3- buy a shoe dye kit....when i was young, i was a cheerleader....my high school colors were green and white, the saddle shoes i bought were black and white, we had to dye the black leather to kelly green for our uniform....you would think you could not dye a black leather in to a bright green color....but, the kit comes with a conditioner, that removes the black tanning and oils in the leather so that it took the kelly green color....

try just using the conditioner that removes the oil in leathers....if that does not visibly make it better, then DYE THEM.
Yay! Saddle soap! I just asked about that.
don't hesitate to buy a shoe leather dying kit if the saddle soap does not work....you may have black clogs, but at least they won't be a total waste....

if the saddle soap works...then buy yourself some silicone waterproofing spray for leather, and apply it to your clogs, so you won't have this problem again....the water repellant will repel stains as well.....it is like a Scotch guard for shoe leather.
 

WillowTree

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I've spent years conditioning boots and saddles.

Rough-out (aka, "suede") on saddles stains, as your clogs did. I would either find a suede conditioner or oil the rest of the shoe as hjmick suggested. It will darken and change the texture of the leather, but I don't think it will damage the leather.

Though I don't use petroleum products on leather.

What you should have done with your squeaky shoes is to put them on and completely soak them in water, then wear them until they're dry.

You should still do that. It should reduce the creakiness, and it will mold the shoe to your foot. It's the way I break in cowboy boots. I used to get them in the summer, then I'd pull them on (without socks, mind you) fill each boot with water or wade in the river, then wear them all day around the place. Beautiful.
jeeze didn't yer feets wrinkle all up?
 

WillowTree

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Don't know where else to put this, so here goes.

I just bought a pair of EXPENSIVE brown leather clogs. I was so happy to finally find some that were comfortable and didn't look like Minnie Mouse shoes. The only problem was that they squeaked LOUDLY. Wearing them around the house all day didn't help.

So I went online and found all sorts of suggestions for home remedies, and decided to try the one that seemed the least apt to do any damage to the shoes, which was smearing Vaseline petroleum jelly on the inside of the shoe where the seams meet the soles. Well guess what...the GD stuff bled up through to the top of the clogs!!! [/B]And there it remains, in plain sight like huge blobs of motor oil has been spilled on the shoes. AARGH!! Of course now I can't find any answer online as to how to REMOVE stains left by Vaseline on leather. I did find one that wasn't too encouraging: Just hope that it eventually dissipates.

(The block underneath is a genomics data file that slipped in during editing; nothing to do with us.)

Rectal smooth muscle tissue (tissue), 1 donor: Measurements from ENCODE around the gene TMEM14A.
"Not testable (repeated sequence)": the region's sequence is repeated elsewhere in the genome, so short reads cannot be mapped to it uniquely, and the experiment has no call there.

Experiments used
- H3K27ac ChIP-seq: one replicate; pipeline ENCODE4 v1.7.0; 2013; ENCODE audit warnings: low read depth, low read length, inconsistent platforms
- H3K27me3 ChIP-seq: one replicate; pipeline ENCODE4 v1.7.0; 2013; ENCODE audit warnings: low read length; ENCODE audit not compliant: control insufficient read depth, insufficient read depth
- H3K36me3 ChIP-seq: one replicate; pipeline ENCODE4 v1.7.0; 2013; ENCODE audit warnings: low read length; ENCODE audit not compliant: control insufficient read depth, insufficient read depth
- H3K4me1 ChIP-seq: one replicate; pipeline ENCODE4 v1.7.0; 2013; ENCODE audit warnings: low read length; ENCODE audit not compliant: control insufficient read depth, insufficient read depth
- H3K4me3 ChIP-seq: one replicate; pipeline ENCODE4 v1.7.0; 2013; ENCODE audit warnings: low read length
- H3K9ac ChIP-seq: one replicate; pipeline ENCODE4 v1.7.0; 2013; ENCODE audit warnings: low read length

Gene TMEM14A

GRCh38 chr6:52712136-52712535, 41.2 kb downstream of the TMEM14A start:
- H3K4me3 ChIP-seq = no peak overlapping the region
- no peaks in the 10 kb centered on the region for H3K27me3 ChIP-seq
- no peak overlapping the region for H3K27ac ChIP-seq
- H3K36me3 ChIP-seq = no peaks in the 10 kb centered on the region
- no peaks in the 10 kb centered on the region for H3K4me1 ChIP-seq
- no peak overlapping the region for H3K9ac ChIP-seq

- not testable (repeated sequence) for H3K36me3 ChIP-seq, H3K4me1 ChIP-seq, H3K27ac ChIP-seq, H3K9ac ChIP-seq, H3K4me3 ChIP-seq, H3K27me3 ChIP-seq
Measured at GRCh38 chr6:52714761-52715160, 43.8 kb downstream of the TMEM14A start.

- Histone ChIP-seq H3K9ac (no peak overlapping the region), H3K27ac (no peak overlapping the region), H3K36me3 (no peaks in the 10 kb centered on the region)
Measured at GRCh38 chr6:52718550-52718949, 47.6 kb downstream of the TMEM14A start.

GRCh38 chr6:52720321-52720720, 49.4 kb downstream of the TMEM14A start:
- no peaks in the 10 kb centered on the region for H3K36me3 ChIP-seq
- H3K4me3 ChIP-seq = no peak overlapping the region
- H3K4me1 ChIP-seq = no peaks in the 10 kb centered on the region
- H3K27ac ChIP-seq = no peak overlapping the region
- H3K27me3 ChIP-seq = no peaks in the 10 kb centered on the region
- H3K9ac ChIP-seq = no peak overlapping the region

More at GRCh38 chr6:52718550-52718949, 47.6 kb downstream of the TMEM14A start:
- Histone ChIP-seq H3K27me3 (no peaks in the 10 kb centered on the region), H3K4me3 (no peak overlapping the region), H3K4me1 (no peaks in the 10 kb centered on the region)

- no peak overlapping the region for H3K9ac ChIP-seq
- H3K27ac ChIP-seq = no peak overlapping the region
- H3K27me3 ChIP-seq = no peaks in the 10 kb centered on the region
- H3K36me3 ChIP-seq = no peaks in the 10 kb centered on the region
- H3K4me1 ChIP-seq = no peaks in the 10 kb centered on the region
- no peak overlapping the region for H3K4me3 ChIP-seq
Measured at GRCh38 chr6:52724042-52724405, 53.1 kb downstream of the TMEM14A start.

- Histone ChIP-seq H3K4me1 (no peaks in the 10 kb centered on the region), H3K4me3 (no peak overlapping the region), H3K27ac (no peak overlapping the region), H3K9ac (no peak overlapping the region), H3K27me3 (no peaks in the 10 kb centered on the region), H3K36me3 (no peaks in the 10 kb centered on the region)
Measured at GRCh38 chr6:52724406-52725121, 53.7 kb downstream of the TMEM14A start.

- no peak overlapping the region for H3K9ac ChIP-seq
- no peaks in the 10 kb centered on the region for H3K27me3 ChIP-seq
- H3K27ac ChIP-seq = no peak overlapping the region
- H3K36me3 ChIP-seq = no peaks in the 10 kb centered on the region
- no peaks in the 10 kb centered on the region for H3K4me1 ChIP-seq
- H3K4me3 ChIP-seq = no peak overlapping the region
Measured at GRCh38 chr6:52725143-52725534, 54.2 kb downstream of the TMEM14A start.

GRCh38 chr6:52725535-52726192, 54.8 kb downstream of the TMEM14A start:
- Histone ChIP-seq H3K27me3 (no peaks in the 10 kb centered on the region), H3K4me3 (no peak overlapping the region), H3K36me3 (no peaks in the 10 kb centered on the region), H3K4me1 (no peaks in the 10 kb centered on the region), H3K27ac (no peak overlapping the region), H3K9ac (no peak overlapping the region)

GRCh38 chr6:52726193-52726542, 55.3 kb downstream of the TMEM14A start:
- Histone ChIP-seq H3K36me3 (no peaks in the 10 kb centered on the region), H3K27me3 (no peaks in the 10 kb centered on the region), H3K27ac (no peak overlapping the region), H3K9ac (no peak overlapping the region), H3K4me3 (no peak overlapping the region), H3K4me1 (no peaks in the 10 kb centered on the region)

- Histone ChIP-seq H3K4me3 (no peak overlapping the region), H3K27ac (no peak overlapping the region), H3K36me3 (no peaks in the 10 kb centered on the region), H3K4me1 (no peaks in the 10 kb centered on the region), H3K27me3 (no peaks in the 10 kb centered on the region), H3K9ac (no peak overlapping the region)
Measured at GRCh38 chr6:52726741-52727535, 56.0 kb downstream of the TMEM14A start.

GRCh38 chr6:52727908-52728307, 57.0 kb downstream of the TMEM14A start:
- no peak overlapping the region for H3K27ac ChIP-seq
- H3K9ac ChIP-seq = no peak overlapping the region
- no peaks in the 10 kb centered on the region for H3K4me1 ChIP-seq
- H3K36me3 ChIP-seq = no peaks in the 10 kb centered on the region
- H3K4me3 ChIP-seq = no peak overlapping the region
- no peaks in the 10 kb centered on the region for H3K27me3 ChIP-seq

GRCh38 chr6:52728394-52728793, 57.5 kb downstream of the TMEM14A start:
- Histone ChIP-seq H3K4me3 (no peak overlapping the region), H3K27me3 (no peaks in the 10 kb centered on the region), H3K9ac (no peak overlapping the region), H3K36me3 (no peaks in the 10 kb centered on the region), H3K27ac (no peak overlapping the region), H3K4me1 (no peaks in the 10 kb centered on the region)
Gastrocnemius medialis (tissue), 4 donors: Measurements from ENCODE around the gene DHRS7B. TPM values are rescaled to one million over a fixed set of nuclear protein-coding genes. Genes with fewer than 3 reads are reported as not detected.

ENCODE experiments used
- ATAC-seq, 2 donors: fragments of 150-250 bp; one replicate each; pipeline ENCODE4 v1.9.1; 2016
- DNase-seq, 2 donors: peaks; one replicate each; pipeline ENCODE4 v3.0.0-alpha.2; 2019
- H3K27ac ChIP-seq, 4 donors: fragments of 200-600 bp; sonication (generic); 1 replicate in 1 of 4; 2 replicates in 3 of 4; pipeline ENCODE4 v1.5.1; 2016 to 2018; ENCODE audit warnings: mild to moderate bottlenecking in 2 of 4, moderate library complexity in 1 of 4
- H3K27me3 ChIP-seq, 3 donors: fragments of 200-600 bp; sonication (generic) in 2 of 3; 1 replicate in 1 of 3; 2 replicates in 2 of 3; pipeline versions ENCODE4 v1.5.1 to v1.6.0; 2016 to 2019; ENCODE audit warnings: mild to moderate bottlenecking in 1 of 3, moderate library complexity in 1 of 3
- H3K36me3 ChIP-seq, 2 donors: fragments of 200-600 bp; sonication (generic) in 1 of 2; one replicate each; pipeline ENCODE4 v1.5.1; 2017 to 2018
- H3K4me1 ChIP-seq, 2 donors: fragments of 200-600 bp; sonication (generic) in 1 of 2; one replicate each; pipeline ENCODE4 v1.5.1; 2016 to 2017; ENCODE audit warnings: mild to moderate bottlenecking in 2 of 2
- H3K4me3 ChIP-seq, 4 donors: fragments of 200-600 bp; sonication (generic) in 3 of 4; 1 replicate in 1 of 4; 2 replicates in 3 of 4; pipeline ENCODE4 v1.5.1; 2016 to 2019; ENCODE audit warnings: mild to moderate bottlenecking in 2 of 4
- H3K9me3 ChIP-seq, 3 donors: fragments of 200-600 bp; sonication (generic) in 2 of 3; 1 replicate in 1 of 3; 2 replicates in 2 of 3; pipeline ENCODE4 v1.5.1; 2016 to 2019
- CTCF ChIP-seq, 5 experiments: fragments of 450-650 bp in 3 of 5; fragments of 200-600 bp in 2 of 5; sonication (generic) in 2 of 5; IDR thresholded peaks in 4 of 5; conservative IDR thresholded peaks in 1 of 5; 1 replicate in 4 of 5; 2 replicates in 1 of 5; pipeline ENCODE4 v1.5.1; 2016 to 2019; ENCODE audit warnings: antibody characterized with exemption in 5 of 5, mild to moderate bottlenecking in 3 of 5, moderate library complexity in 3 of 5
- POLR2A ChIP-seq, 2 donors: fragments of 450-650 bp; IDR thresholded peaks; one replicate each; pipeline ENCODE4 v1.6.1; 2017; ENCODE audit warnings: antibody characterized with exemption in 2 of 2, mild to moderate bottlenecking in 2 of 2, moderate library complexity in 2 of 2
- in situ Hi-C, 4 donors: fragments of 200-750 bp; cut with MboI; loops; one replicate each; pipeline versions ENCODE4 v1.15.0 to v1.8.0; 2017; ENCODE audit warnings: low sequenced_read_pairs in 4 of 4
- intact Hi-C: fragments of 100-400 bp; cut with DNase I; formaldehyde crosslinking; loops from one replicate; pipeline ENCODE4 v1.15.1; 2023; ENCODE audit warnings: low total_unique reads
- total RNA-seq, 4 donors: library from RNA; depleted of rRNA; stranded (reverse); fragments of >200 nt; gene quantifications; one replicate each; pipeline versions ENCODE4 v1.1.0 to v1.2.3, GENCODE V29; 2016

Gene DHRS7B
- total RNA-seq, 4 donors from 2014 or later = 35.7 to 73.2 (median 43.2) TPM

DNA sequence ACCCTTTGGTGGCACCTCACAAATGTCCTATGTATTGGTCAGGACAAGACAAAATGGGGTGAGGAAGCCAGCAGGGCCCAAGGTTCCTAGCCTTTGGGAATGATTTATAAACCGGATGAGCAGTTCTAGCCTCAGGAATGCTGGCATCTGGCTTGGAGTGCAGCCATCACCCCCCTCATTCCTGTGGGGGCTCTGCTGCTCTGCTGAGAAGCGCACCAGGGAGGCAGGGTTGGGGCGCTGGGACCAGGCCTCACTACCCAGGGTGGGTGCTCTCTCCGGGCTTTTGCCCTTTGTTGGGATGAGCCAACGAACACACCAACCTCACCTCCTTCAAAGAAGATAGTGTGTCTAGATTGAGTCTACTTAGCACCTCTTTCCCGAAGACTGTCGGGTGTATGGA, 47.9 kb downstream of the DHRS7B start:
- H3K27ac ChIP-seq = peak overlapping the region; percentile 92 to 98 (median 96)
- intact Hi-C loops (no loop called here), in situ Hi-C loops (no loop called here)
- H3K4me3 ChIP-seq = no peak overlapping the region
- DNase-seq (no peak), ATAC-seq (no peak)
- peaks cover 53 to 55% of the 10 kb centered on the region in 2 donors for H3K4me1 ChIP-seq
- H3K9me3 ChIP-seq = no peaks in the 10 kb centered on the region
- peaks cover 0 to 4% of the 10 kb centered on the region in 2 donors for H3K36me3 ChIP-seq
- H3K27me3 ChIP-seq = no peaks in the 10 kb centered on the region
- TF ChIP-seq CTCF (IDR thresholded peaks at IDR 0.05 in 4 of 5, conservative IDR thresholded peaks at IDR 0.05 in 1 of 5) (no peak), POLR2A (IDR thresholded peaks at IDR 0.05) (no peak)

So unless anyone has any suggestions (that won't result in complete destruction of the clogs), I sure would appreciate them. Otherwise, I'm off tomorrow to find someone in that ancient profession of shoe repair to see if they have a fix. I may wind up having them dyed black, which isn't a preferred option.

Thanks, Maggie


Take advantage of the crisis, sue BP and get a new pair of clogs..


And if I did would I have to give you a percentage because it was your clever idea? Now really, Wiwwo, where would you wear just one clog? Actually, it might cover nicely that point on top of your head.


dew you want a jelly bean?
 

AllieBaba

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I've spent years conditioning boots and saddles.

Rough-out (aka, "suede") on saddles stains, as your clogs did. I would either find a suede conditioner or oil the rest of the shoe as hjmick suggested. It will darken and change the texture of the leather, but I don't think it will damage the leather.

Though I don't use petroleum products on leather.

What you should have done with your squeaky shoes is to put them on and completely soak them in water, then wear them until they're dry.

You should still do that. It should reduce the creakiness, and it will mold the shoe to your foot. It's the way I break in cowboy boots. I used to get them in the summer, then I'd pull them on (without socks, mind you) fill each boot with water or wade in the river, then wear them all day around the place. Beautiful.
jeeze didn't yer feets wrinkle all up?
Leather breathes, so I never had a problem.
I do live in dry climates, though.